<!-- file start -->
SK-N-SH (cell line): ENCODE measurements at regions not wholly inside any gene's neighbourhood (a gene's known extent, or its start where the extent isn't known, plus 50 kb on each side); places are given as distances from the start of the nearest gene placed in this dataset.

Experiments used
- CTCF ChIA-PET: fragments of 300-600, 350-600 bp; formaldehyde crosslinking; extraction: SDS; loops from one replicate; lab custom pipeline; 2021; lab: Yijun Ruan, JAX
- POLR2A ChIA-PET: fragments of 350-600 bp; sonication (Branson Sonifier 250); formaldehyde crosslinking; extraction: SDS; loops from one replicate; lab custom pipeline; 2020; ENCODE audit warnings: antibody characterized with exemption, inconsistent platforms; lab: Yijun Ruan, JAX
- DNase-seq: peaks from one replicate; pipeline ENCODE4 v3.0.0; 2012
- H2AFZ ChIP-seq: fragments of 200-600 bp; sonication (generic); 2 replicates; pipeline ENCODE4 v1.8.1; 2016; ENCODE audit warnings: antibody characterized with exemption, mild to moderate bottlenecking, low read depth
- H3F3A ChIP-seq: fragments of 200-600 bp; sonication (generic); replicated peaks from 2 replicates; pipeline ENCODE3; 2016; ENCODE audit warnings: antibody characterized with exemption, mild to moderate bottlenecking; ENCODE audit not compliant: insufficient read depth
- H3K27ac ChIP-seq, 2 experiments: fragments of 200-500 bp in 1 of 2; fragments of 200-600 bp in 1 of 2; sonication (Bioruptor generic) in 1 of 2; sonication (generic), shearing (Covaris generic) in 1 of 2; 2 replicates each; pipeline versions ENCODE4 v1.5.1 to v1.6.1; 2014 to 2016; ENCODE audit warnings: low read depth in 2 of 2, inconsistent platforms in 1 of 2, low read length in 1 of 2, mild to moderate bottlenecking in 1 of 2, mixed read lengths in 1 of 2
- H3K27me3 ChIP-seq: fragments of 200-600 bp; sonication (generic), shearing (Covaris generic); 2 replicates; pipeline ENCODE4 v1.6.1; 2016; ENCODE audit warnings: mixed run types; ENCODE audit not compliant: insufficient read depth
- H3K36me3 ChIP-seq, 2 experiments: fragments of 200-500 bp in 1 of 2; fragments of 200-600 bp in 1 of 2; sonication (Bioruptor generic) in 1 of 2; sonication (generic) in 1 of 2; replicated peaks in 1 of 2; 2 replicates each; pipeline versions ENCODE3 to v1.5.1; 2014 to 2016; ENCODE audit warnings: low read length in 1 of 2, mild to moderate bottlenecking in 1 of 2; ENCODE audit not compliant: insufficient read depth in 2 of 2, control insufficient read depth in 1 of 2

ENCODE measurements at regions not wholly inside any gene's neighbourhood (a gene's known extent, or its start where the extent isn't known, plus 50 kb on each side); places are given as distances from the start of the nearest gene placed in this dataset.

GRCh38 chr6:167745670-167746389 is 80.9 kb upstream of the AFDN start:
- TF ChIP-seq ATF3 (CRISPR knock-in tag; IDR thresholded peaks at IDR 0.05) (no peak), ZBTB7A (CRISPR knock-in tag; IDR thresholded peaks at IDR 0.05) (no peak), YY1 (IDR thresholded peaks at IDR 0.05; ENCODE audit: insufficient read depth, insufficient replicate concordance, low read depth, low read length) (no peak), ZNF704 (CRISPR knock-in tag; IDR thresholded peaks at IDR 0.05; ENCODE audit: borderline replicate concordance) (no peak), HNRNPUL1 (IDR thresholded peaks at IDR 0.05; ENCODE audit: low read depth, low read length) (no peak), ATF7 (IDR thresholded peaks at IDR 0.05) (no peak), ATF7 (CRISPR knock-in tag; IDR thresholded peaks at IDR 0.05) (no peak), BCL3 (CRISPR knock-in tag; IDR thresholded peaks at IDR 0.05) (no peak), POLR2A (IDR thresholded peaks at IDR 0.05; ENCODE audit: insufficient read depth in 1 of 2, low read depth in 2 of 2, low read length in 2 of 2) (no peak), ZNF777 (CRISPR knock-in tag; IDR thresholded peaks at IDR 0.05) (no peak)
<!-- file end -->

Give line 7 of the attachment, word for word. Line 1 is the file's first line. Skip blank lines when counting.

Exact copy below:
- H3F3A ChIP-seq: fragments of 200-600 bp; sonication (generic); replicated peaks from 2 replicates; pipeline ENCODE3; 2016; ENCODE audit warnings: antibody characterized with exemption, mild to moderate bottlenecking; ENCODE audit not compliant: insufficient read depth